01/05/2012 | Graduate School of Geosciences, Sustainability
Extraterrestrial cause of sudden climate change undermined
Charcoal and diamonds do not confirm an extraterrestrial impact at the end of the last ice age
Dutch researchers claim that nanodiamonds and charcoal found in North America and Europe cannot be considered evidence for an alleged, climate changing, extraterrestrial impact at the end of the last ice age.
Near the end of the last ice age, when temperature was already rising, the world suddenly plunged back into cold conditions. In 2007, American researchers suggested that an extra terrestrial impact over the North American ice sheet was responsible for this rapid climate change. In addition to the rapid cooling, this impact would have caused widespread wildfires with the combined effects leading to the extinction of the spectacular ice age mega fauna,
“However, charcoal and nanodiamonds are also present in younger layers, and thus after the suggested impact. These findings undermine the evidence for an extraterrestrial cause of the climate change.” says Annelies van Hoesel, PhD student at Utrecht University.
The presence of charcoal can easily be explained by natural wildfires. The short cold period from 12,900 to 11,700 years ago, the Younger Dryas period, can also be explained by terrestrial mechanisms. The return to ice age conditions was likely caused by the drainage of a huge melt water lake to the Atlantic Ocean. This input of melt water obstructed the ocean circulation that transports warm waters from the equator to the north. A scenario that has been used in the science-fiction disaster movie ‘The day after tomorrow” in which melting of the icecaps due to global warming leads to a sudden ice age.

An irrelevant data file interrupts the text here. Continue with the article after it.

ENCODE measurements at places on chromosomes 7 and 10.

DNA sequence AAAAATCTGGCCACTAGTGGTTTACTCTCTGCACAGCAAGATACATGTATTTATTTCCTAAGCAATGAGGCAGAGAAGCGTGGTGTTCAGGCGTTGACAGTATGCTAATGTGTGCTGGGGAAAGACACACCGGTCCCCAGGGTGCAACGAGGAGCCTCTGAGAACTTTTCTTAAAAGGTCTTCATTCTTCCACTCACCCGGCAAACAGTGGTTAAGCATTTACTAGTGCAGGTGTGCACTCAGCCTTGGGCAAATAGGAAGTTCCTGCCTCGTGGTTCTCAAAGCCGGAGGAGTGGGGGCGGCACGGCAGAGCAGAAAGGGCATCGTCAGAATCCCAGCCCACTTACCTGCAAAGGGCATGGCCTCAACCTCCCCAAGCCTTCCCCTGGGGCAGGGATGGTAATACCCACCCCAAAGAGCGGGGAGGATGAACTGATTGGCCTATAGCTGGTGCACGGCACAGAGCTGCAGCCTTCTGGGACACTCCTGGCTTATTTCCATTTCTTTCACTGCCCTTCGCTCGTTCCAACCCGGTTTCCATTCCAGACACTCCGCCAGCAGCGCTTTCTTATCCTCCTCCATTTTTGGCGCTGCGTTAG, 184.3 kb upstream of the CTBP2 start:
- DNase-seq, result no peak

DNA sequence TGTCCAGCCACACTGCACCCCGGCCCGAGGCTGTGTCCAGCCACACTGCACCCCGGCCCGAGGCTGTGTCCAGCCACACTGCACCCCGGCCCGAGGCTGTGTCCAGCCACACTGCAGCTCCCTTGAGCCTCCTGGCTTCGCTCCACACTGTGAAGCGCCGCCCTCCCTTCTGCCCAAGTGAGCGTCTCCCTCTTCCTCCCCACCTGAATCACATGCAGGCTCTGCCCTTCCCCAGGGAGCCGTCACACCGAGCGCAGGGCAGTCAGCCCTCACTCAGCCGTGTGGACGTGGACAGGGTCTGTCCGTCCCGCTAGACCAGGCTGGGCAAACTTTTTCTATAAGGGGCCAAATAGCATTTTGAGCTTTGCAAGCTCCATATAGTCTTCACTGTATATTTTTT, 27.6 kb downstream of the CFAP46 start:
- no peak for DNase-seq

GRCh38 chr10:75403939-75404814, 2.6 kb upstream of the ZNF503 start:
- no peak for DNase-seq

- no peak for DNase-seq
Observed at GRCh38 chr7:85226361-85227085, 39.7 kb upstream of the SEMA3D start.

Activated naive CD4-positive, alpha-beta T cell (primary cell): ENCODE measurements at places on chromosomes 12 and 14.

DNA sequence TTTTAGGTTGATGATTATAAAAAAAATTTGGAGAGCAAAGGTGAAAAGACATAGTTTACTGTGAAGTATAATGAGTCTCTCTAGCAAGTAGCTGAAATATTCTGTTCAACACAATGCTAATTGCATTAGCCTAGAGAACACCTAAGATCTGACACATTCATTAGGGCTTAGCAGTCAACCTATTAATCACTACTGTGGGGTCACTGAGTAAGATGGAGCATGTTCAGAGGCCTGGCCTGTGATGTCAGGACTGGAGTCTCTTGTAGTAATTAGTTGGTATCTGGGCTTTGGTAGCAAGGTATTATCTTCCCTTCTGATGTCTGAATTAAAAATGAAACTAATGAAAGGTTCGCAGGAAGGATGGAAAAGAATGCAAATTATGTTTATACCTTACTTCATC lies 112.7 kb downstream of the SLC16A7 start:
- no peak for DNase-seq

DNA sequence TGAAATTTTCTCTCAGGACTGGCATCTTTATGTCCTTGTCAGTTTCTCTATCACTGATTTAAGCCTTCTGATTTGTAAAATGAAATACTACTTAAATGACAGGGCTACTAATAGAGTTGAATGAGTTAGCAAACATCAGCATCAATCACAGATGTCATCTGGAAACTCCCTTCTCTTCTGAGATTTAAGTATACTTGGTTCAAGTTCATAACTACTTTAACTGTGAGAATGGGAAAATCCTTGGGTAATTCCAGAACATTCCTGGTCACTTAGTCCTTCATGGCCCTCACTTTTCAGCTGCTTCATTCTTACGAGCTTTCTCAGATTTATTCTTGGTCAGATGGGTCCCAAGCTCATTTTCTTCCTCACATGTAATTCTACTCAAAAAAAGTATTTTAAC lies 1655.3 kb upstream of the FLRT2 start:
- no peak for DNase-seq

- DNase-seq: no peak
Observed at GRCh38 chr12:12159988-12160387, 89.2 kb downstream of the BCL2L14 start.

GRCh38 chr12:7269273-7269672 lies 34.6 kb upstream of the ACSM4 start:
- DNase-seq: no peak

With the charcoal and the climate change explained by other mechanisms, the only remaining mystery is the presence of nano- and micro-scale diamonds. More research is needed to see if small diamonds can grow during natural wildfires.
A layer marking the climate change is clearly recognizable in a large part of northwestern and central Europe, and often contains charcoal. This layer, the so-called Usselo layer, has been coupled to the extraterrestrial impact by the original American researchers. For the latest research, the Usselo layer at one site in the Netherlands has been carefully dated and nanodiamonds were discovered using electron microscopy.
The research was carried out by researchers from the Faculty of Geosciences at Utrecht University in collaboration with colleagues from Leiden University and Groningen University. The research will be published this week in the Proceedings of the National Academy of Science.
- Read the article online the PNAS website: Nanodiamonds and wildfire evidence in the Usselo horizon postdate the Allerød-Younger Dryas boundary
- For more information, contact Annelies van Hoesel